4. The International Creative Writing Contest-- last year's International Writing Olympics-- took place in late February, and while school and regional winners have been chosen, the national and international rounds of competition are still to come. It's a strange shift this year to step back from the national coordinator position and to be disconnected from a lot of the decision-making and mechanics. Still, I'm just happy to see that it's still going on, and hope it continues to continue for years to come! I'll share the link to the results once they're available.

PCV presenters allaboard for TESOL

5. This year's TESOL [Teaching English to Speakers of Other Languages]-Ukraine Conference was held on March 15 and 16 in Kamianets-Podilsky, a beautiful and ancient town in the... well, south/west/central part of Ukraine (as if that's much help in looking at a map!). I was lucky to be one of six PCVs whose trip was supported by the US Embassy-- it's a win-win: they get quality presentations given by native speakers, and we get to share our ideas, meet new people, and explore a new place! This is the third year I've participated in the TESOL-Ukraine Conference, and it occurs to me that they're getting farther and farther away from my site [Rivne, Zhytomyr, K-P]. Maybe someone on the organizing committee believes I should be increasingly competent in traveling? Well, success, anyway! We stayed in a nice hotel, ate good food [although who knew that asking for a Caesar salad without meat would remove the chicken but not the ham?], and even went on an English-language tour of the old town. Lots of interesting information on that tour-- including the Turkish turret attached to the Catholic church, the bullet in the left eye of a golden statue of Mary, and , even though we only saw the castle from the outside [and that's some castle!].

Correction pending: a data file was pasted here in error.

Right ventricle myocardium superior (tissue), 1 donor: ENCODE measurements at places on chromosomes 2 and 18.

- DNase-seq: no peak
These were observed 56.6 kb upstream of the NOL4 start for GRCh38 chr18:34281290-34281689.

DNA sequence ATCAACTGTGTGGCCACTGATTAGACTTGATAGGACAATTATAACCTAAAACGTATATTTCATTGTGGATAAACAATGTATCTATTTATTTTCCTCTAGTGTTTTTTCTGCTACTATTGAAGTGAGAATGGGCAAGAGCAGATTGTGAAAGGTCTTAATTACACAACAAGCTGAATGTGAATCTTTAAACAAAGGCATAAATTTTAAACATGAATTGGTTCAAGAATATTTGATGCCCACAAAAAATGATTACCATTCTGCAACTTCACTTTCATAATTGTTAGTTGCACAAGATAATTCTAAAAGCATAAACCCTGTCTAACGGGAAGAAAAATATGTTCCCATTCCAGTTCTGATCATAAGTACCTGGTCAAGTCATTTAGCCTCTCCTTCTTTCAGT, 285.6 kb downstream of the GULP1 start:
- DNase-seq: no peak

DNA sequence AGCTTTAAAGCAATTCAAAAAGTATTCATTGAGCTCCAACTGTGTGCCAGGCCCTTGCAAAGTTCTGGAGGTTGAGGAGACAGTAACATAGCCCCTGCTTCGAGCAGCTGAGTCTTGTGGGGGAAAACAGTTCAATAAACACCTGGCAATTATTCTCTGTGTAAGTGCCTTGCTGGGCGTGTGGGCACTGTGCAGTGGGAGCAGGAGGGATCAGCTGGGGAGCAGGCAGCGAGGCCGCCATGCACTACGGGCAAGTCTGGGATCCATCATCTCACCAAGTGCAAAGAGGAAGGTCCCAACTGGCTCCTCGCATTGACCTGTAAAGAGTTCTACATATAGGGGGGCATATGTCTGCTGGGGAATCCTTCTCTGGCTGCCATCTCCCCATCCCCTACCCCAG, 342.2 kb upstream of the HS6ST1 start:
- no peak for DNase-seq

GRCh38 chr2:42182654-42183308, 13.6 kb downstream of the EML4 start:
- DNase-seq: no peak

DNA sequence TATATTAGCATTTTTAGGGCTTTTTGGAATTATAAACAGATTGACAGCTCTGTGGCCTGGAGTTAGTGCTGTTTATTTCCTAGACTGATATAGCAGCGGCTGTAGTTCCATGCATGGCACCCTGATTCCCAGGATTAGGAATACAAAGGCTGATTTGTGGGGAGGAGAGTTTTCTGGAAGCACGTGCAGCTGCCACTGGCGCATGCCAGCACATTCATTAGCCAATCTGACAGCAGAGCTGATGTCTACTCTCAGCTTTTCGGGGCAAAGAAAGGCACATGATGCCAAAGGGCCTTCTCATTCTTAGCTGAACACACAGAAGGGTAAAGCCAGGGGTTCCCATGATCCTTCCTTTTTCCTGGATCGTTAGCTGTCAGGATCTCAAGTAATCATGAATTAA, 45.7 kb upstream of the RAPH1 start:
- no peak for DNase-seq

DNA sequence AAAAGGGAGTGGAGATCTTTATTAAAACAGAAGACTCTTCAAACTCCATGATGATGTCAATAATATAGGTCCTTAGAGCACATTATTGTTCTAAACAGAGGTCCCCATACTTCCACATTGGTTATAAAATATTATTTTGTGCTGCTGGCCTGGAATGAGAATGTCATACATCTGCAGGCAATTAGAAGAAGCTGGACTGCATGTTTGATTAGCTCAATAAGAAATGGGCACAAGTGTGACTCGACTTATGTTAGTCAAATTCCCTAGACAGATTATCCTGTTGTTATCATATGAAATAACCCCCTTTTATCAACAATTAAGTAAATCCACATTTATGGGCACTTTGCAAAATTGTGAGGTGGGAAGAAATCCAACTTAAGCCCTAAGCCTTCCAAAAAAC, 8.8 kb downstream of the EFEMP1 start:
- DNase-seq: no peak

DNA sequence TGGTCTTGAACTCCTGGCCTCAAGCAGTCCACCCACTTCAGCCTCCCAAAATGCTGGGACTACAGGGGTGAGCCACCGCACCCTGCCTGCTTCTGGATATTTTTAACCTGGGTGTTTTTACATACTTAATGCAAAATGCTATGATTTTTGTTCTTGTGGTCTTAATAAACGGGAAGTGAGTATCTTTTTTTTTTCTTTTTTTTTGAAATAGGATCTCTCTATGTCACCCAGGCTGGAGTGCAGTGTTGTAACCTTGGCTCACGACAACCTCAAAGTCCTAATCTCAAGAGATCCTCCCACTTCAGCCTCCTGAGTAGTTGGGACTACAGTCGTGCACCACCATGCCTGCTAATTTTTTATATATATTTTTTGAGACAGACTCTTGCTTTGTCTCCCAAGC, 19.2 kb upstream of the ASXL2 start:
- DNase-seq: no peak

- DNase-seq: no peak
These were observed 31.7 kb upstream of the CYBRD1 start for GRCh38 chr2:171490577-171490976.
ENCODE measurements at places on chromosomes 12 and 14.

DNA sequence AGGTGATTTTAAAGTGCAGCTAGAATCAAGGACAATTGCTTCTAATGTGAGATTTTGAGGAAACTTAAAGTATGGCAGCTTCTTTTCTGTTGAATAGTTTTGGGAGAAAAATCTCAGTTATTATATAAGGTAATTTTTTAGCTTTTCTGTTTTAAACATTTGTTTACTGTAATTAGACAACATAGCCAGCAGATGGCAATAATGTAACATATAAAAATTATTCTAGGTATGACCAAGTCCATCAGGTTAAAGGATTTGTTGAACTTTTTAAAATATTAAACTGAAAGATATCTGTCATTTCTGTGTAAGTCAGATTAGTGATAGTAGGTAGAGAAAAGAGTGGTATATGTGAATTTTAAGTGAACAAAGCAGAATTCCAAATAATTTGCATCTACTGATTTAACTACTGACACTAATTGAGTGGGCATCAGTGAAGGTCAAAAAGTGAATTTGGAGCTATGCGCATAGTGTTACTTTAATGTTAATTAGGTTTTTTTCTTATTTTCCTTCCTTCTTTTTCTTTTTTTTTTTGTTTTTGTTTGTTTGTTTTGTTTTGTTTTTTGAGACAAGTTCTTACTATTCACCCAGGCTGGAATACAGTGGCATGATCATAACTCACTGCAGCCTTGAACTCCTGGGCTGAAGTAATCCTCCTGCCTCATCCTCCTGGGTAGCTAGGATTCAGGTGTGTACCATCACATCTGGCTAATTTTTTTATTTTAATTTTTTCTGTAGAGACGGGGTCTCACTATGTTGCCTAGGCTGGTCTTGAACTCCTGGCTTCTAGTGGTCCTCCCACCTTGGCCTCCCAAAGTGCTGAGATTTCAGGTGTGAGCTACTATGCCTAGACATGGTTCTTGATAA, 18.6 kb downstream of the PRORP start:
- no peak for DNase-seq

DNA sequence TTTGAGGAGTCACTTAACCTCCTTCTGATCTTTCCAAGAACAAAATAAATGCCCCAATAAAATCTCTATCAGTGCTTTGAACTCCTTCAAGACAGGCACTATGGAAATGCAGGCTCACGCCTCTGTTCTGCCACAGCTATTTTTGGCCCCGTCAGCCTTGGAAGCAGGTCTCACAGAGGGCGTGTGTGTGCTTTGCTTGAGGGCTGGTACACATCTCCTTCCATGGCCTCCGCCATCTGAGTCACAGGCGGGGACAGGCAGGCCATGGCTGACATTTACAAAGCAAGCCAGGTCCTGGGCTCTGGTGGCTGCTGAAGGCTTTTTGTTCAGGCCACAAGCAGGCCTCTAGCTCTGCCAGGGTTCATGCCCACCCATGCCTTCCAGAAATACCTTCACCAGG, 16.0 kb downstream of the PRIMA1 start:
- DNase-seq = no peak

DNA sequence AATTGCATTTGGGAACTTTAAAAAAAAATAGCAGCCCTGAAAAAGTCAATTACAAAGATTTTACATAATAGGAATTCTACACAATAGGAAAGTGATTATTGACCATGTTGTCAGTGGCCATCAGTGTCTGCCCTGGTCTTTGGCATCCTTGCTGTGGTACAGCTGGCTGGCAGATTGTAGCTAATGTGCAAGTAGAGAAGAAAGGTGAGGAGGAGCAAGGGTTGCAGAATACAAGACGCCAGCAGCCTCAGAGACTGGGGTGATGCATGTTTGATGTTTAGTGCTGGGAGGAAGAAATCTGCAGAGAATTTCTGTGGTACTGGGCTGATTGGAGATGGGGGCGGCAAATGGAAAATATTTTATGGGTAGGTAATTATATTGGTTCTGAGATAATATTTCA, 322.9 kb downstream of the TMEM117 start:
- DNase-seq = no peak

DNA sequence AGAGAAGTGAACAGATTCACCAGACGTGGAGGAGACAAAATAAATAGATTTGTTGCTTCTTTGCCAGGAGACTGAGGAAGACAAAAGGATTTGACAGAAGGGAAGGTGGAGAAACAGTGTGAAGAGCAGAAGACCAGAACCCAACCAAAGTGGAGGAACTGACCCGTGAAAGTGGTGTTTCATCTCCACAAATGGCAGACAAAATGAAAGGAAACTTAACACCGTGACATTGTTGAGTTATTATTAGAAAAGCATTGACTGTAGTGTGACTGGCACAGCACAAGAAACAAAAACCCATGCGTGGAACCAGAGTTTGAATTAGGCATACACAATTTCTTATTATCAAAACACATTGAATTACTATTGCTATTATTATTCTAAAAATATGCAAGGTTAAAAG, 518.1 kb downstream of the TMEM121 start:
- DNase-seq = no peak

the aforementioned 'some castle'

6. Then, I visited Chernivtsi, courtesy of friends Michelle and Megan. What an amazing city! It reminds me of Lviv, but has its own distinct style. Cultures have collided in and around this city throughout history, and it's very cool to see the different flavors and how they've been preserved. As with many cities, there are dark sides to the history of Chernivtsi, with a Jewish ghetto and various occupations. Still, there is a great deal of pride here. The university where Michelle works is actually a UNESCO World Cultural site! Imagine working in a castle...

Michelle, pleased, with university/castle

7. New PCVs and their counterparts are now receiving joint trainings on Project Development and Management, and my most excellent colleague and dear friend Vika and I were invited to to to Lviv and deliver these trainings to those in Lvivska oblast. It was two half-days of training, two days of travel, tasty dinner and a hotel stay, and a lot of rush! Still, with the sessions held at Lviv Polytechnical University-- another lovely building!-- and a follow-up press conference to spread the good word about Peace Corps, it was definitely time well spent.

my counterpart (Vika), my regional manager (Oksana), and my president (Ben)

8. Last week was the Week of the Faculty-- the designated time to celebrate the College of Romance Germanic Philology at Volyn National University. Plus, this year marked the 50th anniversary of RGP, so the celebrations were especially special. On Monday, after we had some joint planning sessions, the first-year students held a Country Studies Showdown, and on Wednesday, the big event was the Spring Film Festival! (Yes, there were other events, too-- Tuesday was a phonetics contest featuring second-year students and Thursday's event was a series of dramatic scenes put on by fourth-year students.) Although there were only two new entries for the film festival, we showed the fall films, too. Excellently enough, although one of the films was my independent project, the other film submitted was a collaborative work by the teachers of Applied Linguistics! Very cool.

film fest audience

9. Saturday was the annual Meet Your Neighbors meeting for PCVs in Volynska and Rivnenska oblasts, and it was definitely a point of reflection. As an extendee, I really felt the pull between wanting to jump in and be really active and the need to let other people have their chance and run the discussions. I definitely don't regret extending, but there are some points at which I wonder exactly where else I ought to be.

April 2

So, the semester's coming to an early close-- to allow for Euro-2012 adventures, and spring's making way for a visit from my mom, a visit from my dad, a camp for teachers, and a camp for pupils. Plus, May 5 will be another 'Day in the Life of Ukraine' project, May 19 will be the second time I've ever attempted to run a 10K race-- and hopefully the second time I finish one!-- and plenty more dates will have significance as they draw near. True, it did snow this weekend, and not just on April Fool's Day, but I have at least tentative confidence that spring is somewhere nearby.